Local Photographers Explore Race, Gender Identity


Mike Plotz

Prospective improvisers participate in games during auditions for Oberlin’s trio of improv troupes. The auditions took place in Warner Gymnasium and spanned the course of three days.

Louise Edwards, Staff Writer

The framed photographs hung on the wall like windows into the subjects’ lives: an old man wearing sunglasses and throwing a yo-yo, a young woman holding a wide-eyed cat, a child waving goodbye while trapped by the photo’s edge. These portraits can be found in the exhibit Seeing Community: Visions from NEO, which opened June 27 and runs through Sept. 19. The exhibit showcases the work of 16 local photographers displayed in the Richard D. Baron ’64 Art Gallery located in the College’s Dewy Ward ’34 Alumni Center.

While each artist demonstrated their unique style, common themes such as interrogation of gender and gender roles, observations on age, examination of race and exploration of self-identity resonated throughout the exhibit. Hadley Conner of Oakwood Village, Ohio, creates insightful commentary on girlhood in her portrait “Information Please.” In a bedroom strewn with dress-up clothes, two girls pose. One stands in a fringed black sleeveless shirt, pink leggings, a black beret and a strand of pearls. Her eyes are big, admiring herself, yet also scrutinizing her appearance. The second girl sits to the right in an armchair wearing a dark plaid dress. Their mother appears in the mirror of the bedroom, peeking in to check on the girls while she takes a telephone call. The first girl poses in the same position as the mother, while the other imitates her by pretending to talk into a large peach telephone. This carefully constructed image depicts the admiration girls have for their mother, but also displays an eerie feeling of ephemeral childhood. The photograph also suggests that girls grow up pretending to be society’s vision of a perfect woman — that is, a concerned housewife.

Jennifer Manna’s photographs complement Conner’s art well by bringing gender roles to light. In particular, her piece “Mary Poppins,” which depicts “Jane” and “Michael” apparently naked but covered by a fuzzy blue blanket, reveals how girls are societally conditioned to view their own bodies as indecent and vulgar. Manna skillfully captures Jane’s discomfort — her mouth agape in shock, her arms protectively holding the blanket over her chest, her shoulders slanted with one shrugged upward. In contrast, Michael seems unconcerned with his nudity, his face and body positioned straight at the camera.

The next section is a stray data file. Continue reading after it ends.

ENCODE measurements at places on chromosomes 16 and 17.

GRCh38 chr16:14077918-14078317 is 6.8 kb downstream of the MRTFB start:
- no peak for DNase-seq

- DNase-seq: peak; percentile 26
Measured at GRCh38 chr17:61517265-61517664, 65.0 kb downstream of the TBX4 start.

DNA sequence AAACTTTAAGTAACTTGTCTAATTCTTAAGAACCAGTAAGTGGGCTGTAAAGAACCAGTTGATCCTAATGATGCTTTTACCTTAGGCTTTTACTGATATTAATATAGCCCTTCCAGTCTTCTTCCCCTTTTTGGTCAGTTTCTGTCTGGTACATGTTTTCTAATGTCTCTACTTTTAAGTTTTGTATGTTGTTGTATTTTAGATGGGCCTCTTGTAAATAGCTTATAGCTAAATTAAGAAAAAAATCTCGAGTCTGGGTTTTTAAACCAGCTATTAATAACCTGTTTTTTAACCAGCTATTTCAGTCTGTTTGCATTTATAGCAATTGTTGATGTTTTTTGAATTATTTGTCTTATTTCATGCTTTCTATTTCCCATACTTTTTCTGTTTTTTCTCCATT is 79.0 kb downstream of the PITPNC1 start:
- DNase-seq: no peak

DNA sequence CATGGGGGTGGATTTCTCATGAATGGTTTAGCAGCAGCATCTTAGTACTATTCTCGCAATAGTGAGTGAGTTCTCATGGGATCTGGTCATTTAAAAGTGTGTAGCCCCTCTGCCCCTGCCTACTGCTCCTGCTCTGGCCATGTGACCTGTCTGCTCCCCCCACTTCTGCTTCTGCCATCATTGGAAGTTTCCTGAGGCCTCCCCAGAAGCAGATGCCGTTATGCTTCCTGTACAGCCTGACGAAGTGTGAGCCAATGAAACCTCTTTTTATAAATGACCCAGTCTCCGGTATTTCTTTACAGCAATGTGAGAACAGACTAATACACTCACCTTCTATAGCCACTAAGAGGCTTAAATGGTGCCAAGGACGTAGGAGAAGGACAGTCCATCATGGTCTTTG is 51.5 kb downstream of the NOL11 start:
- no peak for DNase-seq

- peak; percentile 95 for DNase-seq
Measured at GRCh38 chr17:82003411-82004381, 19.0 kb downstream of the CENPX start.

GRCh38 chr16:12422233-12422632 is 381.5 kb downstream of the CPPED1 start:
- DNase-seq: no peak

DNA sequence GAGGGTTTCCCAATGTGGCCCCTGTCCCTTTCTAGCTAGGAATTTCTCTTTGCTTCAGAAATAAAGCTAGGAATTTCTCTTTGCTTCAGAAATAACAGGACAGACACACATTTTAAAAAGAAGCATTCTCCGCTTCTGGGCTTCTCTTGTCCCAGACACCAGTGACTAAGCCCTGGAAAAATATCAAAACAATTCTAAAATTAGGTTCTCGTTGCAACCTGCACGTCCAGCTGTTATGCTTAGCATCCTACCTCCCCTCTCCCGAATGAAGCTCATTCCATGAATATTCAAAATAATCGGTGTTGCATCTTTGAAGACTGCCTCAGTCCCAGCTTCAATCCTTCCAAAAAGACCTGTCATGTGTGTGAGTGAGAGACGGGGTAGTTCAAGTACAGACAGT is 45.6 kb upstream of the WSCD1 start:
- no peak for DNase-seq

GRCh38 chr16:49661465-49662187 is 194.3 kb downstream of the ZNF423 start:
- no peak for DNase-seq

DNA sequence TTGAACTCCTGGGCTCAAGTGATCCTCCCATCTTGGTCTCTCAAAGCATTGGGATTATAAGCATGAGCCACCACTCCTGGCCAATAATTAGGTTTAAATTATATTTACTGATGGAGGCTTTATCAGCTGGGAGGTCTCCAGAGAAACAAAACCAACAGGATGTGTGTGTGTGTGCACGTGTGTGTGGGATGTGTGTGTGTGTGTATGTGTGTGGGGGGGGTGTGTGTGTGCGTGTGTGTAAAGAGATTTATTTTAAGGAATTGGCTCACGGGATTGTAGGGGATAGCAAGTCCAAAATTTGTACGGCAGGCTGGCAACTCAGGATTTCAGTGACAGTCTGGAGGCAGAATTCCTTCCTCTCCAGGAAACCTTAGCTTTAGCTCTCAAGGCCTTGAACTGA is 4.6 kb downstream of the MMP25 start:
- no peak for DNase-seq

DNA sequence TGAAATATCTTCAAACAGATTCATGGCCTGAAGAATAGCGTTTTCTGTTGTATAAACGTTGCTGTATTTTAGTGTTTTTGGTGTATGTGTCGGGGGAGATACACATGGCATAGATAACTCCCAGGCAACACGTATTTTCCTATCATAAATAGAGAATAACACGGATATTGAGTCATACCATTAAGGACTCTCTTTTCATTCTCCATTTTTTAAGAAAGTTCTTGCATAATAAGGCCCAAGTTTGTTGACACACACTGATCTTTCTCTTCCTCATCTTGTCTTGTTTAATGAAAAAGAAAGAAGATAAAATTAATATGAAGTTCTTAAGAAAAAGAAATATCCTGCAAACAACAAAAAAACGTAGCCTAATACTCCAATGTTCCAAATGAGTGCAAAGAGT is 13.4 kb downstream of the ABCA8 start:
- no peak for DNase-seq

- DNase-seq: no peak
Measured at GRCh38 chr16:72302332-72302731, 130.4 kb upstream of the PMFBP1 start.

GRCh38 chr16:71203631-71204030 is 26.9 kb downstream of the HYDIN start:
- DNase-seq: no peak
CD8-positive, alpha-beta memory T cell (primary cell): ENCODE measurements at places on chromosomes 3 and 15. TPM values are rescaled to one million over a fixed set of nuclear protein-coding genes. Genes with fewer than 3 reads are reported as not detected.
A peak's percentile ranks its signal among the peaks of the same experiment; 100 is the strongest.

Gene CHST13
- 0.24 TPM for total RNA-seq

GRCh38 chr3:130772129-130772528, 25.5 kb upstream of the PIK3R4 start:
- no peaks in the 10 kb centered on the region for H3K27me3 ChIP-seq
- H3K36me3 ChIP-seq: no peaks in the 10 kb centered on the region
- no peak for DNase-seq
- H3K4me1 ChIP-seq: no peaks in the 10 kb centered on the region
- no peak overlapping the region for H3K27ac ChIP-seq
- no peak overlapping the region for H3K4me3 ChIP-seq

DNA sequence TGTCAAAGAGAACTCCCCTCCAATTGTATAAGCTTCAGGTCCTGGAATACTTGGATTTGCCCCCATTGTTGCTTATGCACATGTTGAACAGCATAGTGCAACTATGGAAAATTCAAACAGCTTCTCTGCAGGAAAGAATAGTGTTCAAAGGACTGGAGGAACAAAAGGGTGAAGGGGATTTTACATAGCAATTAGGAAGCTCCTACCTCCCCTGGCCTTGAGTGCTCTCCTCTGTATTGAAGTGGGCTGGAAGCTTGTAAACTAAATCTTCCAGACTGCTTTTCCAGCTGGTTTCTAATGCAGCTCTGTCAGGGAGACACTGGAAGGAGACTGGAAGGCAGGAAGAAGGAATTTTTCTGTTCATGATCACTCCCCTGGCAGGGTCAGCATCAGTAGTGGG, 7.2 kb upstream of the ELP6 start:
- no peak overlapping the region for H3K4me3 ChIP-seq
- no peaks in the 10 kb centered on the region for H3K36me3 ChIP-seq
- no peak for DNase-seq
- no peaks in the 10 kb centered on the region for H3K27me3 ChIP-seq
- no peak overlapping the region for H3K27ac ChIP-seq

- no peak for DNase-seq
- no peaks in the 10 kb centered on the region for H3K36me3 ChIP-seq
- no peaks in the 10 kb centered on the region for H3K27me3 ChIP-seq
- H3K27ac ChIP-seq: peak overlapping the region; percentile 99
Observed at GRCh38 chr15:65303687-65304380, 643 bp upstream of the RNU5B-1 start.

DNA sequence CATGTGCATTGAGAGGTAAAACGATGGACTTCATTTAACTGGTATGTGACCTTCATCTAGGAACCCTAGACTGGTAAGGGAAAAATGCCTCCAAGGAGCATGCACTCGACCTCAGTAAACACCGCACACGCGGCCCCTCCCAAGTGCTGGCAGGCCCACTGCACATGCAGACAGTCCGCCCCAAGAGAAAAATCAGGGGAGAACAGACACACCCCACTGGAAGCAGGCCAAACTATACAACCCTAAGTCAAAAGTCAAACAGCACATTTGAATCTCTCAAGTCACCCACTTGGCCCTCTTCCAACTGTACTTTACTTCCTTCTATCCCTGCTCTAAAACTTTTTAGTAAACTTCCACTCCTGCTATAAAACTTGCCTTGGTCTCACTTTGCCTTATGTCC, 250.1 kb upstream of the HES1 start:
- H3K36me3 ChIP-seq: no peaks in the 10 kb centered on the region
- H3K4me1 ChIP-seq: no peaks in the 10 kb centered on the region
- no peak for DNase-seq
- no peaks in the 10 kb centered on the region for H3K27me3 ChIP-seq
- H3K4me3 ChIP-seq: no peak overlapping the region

In Conner’s black and white diptych — appropriately titled “Boyhood”— one panel displays a tough-looking teenager wearing a leather jacket and chains hanging from his hip. This image is juxtaposed with a second panel that shows a younger boy in a plain white T-shirt surrounded by cars in a parking lot. While the two images at first contrast in their depictions of boyhood, similarities prevail. With the boys’ backs turned toward the camera and the angle of the photos set off-kilter, feelings of confusion, loneliness and loss settle in.

Mika Johnson and Micha Hilliard also accurately capture an uncomfortable depiction of boyhood in “Space Man.” A boy sits with his hands on his elbows, wearing a suit coat and tie and staring glassy-eyed at a point beyond the camera. Behind him rests a chalkboard littered with Newton’s law of universal gravitation and other physics equations. Johnson and Hill ard’s photos add humor to the exhibit, but also use dramatics and satire to bring to light serious issues such as the dangers of a “treadmill” education system — one in which students are pushed to keep doing more, but are no longer learning. The boy’s vapid expression tells the story of parent pressure, sleepless nights memorizing formulas and a lost childhood.

Art Department Co-Chair and Professor of Studio Art and Photography Pipo Nguyen-Duy also successfully uses humor to communicate a serious point in his four self-portraits, part of a larger collection titled AnOther Western. Drawing inspiration from Asian theatrical and visual arts, and from American tintype portraits that were popular in the West during the 1800s, Nguyen-Duy, a Vietnamese man, portrays himself as various powerful figures of the American West: a gunslinger, a general, a doctor with an amusing fake moustache and a musician carrying a creepy puppet. While these portraits challenge the stereotype of emasculated and submissive Asian men, one also understands that these assumed identities are an absurd masquerade, illustrating immigrants’ struggle to retain their homeland cultural identities while also trying to fit into an American one.

The diversity of the pieces complemented one another and added a sense of scope to the exhibit. However, while each composition was aesthetically pleasing, some of the untitled pieces and close-up portraits of only the subject’s face did not have as much depth as the rest of the exhibit. In these portraits, the artist provided fewer clues into the personality of the subject, making it harder for viewers to weave a story about the subjects’ lives or take away an insightful observation. There is also much to be gleaned about personality and emotion from a subject’s body language, which can sometimes be lost in a headshot. Despite this shortcoming, the exhibit as a whole successfully communicated the humanity in the residents of northeastern Ohio. One is struck by the realization that our neighbors are both creative artists as well as works of art, each built from a diversity of unique experiences.